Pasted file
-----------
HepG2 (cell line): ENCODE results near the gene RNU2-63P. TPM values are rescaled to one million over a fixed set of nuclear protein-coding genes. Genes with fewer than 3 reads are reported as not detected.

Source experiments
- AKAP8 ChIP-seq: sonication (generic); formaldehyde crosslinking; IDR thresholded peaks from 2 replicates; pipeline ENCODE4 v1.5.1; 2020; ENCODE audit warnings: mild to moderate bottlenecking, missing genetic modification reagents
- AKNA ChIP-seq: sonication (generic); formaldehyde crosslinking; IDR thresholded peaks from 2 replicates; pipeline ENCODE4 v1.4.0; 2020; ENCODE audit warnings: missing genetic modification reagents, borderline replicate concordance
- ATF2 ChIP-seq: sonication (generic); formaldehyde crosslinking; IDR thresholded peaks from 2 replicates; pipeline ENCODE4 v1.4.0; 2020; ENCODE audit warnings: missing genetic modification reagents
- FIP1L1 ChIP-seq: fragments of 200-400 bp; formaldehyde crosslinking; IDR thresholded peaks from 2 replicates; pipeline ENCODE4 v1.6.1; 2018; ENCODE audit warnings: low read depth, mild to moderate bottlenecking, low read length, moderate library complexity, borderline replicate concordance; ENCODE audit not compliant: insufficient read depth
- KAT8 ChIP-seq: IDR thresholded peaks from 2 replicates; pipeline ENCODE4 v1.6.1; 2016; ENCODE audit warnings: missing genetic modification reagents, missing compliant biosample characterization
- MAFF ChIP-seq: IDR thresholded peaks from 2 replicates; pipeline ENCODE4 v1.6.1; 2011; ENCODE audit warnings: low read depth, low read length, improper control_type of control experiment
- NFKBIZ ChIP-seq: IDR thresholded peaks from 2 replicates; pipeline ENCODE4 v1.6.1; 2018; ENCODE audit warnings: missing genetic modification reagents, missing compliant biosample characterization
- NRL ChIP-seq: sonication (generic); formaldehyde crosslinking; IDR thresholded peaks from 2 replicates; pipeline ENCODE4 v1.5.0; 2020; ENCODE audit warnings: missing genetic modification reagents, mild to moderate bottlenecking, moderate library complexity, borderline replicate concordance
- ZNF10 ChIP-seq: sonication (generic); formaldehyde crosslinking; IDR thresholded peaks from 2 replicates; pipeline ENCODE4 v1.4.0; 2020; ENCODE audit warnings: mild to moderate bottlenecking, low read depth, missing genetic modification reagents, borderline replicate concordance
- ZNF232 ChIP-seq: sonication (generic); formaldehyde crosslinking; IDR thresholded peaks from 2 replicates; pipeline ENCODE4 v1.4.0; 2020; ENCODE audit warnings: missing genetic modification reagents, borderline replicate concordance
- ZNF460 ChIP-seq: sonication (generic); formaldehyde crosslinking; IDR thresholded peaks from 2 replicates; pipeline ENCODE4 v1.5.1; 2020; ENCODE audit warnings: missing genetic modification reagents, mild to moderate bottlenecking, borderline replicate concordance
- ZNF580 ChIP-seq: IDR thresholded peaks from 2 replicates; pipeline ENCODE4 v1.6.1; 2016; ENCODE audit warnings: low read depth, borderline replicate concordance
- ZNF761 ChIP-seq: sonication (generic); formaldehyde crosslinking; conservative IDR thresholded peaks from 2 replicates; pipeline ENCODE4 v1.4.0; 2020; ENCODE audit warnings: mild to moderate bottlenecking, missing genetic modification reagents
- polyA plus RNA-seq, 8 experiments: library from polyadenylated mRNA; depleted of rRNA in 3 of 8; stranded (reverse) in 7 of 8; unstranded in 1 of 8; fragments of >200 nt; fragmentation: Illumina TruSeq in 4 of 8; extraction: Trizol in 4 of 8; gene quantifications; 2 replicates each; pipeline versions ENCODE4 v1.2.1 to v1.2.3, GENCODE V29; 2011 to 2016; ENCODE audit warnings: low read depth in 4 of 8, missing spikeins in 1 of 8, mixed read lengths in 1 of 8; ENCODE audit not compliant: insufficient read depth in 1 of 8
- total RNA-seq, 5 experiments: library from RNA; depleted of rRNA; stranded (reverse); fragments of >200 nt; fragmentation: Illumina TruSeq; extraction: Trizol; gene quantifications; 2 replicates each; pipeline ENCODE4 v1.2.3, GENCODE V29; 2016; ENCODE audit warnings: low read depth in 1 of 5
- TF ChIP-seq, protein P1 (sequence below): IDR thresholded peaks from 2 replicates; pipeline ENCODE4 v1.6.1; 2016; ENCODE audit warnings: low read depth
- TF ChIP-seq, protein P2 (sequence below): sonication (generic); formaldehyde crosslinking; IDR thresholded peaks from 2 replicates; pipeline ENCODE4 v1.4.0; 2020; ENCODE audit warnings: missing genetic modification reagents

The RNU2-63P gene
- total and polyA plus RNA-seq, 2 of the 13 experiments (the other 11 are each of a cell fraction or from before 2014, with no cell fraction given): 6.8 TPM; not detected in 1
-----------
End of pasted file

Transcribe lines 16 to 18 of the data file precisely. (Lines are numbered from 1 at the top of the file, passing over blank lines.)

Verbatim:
- polyA plus RNA-seq, 8 experiments: library from polyadenylated mRNA; depleted of rRNA in 3 of 8; stranded (reverse) in 7 of 8; unstranded in 1 of 8; fragments of >200 nt; fragmentation: Illumina TruSeq in 4 of 8; extraction: Trizol in 4 of 8; gene quantifications; 2 replicates each; pipeline versions ENCODE4 v1.2.1 to v1.2.3, GENCODE V29; 2011 to 2016; ENCODE audit warnings: low read depth in 4 of 8, missing spikeins in 1 of 8, mixed read lengths in 1 of 8; ENCODE audit not compliant: insufficient read depth in 1 of 8
- total RNA-seq, 5 experiments: library from RNA; depleted of rRNA; stranded (reverse); fragments of >200 nt; fragmentation: Illumina TruSeq; extraction: Trizol; gene quantifications; 2 replicates each; pipeline ENCODE4 v1.2.3, GENCODE V29; 2016; ENCODE audit warnings: low read depth in 1 of 5
- TF ChIP-seq, protein P1 (sequence below): IDR thresholded peaks from 2 replicates; pipeline ENCODE4 v1.6.1; 2016; ENCODE audit warnings: low read depth